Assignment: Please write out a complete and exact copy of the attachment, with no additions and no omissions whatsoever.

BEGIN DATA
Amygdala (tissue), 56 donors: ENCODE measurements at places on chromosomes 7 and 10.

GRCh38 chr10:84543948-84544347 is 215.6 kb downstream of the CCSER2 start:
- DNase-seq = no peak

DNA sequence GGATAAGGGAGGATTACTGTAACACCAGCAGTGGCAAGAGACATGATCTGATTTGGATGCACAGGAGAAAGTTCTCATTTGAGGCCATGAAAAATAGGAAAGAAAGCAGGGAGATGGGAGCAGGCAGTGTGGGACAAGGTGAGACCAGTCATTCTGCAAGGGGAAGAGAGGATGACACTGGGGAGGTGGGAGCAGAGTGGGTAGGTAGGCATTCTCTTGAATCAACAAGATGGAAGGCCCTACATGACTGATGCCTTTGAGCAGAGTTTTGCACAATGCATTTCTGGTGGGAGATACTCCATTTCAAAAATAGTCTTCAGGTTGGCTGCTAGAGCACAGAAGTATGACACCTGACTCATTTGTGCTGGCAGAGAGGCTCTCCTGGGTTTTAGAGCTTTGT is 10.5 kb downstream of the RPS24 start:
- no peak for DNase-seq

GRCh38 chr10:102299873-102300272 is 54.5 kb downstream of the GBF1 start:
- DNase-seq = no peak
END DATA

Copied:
Amygdala (tissue), 56 donors: ENCODE measurements at places on chromosomes 7 and 10.

GRCh38 chr10:84543948-84544347 is 215.6 kb downstream of the CCSER2 start:
- DNase-seq = no peak

DNA sequence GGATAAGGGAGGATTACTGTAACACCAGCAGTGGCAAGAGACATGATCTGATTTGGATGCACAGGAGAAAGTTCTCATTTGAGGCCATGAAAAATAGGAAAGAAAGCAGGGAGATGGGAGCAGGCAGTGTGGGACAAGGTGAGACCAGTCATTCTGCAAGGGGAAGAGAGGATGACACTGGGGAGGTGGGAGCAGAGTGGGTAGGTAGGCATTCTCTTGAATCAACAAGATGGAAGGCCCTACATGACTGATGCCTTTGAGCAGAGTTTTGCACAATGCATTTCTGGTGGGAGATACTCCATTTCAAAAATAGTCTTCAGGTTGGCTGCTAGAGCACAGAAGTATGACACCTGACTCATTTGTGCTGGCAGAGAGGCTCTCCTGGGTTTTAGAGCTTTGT is 10.5 kb downstream of the RPS24 start:
- no peak for DNase-seq

GRCh38 chr10:102299873-102300272 is 54.5 kb downstream of the GBF1 start:
- DNase-seq = no peak